It is true that prisoners are required to exhaust their administrative remedies through the grievance procedure before bringing a civil rights suit. 42 U.S.C. § 1997e(a). A defendant who believes a plaintiff failed to do so may raise non-exhaustion as an affirmative defense. If such a defense is raised, the alleged lack of response to Plaintiff's grievances will be relevant to the question of exhaustion. See Lewis v. Washington, 300 F.3d 829, 833 (7th Cir. 2002) (the failure to respond to inmate grievances makes the administrative remedy process "unavailable"). However, the failure to respond to grievances does not amount to an independent constitutional claim. Prison grievance procedures are not constitutionally required, and the failure of state prison officials to follow their own grievance procedures does not, of itself, violate the Constitution. Maust v. Headley, 959 F.2d 644, 648 (7th Cir. 1992); Shango v. Jurich, 681 F.2d 1091, 1100-01 (7th Cir. 1982). Therefore, Count 3 shall be dismissed with prejudice.
Dismissal of Count 4 - Retaliation
Finally, Plaintiff asserts that the officials who failed to protect him from the attacks were motivated by the desire to retaliate against him for a grievance he had filed when he arrived at Menard. However, he does not describe that grievance - there is no indication of the subject, the date it was filed, or which Defendant(s) were named in the grievance. Further, Plaintiff does not say whether one, some, or all of the named Defendants engaged in retaliation on account of the grievance.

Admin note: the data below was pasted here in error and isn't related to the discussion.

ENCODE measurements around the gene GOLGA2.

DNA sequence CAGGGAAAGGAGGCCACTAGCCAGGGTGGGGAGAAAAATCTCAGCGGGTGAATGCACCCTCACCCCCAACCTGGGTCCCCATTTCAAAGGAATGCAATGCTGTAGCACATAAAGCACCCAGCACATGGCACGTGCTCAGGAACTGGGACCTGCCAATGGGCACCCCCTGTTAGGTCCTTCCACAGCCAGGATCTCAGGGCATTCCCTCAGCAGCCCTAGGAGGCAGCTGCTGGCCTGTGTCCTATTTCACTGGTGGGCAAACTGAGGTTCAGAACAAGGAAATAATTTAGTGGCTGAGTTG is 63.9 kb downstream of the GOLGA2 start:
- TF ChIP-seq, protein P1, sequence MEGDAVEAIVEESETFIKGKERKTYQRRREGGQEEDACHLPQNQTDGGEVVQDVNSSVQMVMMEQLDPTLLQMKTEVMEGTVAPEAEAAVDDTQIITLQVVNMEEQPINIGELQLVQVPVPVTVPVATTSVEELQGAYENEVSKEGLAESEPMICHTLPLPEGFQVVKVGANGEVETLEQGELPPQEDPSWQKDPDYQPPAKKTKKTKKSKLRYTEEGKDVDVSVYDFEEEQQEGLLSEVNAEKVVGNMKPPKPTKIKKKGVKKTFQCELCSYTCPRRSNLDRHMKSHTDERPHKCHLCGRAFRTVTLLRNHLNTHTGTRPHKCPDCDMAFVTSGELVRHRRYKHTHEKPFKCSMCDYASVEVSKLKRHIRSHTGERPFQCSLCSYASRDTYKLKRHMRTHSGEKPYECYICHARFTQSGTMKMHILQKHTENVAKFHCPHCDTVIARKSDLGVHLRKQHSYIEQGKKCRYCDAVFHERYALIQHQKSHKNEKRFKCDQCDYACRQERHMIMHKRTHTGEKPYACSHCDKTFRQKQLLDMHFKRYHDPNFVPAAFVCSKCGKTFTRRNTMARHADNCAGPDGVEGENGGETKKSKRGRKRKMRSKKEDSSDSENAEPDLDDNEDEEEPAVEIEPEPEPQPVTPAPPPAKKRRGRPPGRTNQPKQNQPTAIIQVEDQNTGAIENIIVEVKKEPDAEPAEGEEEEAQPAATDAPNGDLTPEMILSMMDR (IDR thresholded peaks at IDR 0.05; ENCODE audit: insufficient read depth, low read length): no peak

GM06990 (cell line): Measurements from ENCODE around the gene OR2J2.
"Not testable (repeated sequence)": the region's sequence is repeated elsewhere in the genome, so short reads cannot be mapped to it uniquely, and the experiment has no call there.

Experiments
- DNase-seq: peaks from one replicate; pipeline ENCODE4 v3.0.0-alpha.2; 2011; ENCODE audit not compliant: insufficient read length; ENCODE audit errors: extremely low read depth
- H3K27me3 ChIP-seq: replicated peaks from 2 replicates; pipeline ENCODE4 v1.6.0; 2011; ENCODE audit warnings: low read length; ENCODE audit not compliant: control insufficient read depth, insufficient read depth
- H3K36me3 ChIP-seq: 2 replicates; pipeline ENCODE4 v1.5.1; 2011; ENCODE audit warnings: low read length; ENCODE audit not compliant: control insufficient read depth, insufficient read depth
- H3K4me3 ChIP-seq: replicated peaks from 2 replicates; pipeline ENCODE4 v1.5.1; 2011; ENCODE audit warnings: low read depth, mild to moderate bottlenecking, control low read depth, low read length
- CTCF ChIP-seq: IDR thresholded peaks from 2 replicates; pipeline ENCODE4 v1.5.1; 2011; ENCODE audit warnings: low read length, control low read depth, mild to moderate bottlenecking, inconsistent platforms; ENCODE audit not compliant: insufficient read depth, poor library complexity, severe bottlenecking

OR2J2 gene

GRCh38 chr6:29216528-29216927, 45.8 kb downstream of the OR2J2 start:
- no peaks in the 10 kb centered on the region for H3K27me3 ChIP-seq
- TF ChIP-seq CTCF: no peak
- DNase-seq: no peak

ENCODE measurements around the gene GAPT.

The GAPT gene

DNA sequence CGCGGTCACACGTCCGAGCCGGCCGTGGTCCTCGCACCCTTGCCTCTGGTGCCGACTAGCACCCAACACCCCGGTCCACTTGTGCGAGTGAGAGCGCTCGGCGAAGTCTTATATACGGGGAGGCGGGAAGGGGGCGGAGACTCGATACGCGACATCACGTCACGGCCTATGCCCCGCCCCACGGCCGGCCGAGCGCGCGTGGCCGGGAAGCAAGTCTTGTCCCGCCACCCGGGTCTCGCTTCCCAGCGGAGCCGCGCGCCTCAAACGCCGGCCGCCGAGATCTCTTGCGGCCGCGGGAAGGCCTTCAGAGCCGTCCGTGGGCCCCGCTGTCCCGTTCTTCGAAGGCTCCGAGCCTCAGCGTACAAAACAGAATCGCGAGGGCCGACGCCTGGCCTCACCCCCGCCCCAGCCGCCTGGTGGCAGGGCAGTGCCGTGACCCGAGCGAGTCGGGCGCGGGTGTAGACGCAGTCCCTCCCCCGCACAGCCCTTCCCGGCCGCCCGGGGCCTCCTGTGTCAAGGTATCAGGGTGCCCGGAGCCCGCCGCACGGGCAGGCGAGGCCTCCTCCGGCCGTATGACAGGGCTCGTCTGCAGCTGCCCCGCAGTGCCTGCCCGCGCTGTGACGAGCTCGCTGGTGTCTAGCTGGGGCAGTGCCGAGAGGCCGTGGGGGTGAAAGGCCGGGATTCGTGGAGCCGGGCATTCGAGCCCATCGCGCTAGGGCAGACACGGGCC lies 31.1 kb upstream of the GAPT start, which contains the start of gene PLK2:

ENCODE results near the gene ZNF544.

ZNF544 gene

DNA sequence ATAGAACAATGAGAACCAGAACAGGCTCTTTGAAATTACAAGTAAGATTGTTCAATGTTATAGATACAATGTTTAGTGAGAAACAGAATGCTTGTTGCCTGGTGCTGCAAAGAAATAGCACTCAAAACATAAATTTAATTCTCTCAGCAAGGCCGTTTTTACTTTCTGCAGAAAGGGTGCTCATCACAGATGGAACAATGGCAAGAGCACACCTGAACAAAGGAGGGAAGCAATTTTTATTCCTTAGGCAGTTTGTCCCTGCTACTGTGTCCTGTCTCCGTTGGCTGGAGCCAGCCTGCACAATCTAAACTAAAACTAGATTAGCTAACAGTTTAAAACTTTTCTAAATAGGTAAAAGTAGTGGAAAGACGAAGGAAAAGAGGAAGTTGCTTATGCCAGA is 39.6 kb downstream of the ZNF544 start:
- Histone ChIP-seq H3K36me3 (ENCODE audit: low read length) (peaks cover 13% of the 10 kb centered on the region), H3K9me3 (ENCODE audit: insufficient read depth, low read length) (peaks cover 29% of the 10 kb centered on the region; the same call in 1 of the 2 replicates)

Prison officials may not retaliate against inmates for filing grievances or otherwise complaining about their conditions of confinement. See, e.g., Gomez v. Randle, 680 F.3d 859, 866 (7th Cir. 2012); Walker v. Thompson, 288 F.3d 1005 (7th Cir. 2002); DeWalt v. Carter, 224 F.3d 607 (7th Cir. 2000). The pleading requirements for a retaliation claim are not onerous - a plaintiff merely needs to identify the protected act that prompted the retaliation, the act of retaliation, and state which defendant(s) retaliated against him. "All that need be specified is the bare minimum facts necessary to put the defendant on notice of the claim so that he can file an answer." Higgs v. Carver, 286 F.3d 437, 439 (7th Cir. 2002).
As pled, Plaintiff's retaliation claim is too vague regarding the earlier grievance to put any Defendant on notice of the basis for the claim. Further, Plaintiff did not indicate which Defendant(s) allegedly had a retaliatory motive when they refused to take protective measures. Therefore, if Plaintiff wishes to pursue his retaliation claim, he must submit an amended complaint that includes this additional information. Count 4 shall be dismissed without prejudice, with leave to amend.
Plaintiff's motion for recruitment of counsel (Doc. 3) shall be referred to the United States Magistrate Judge for further consideration.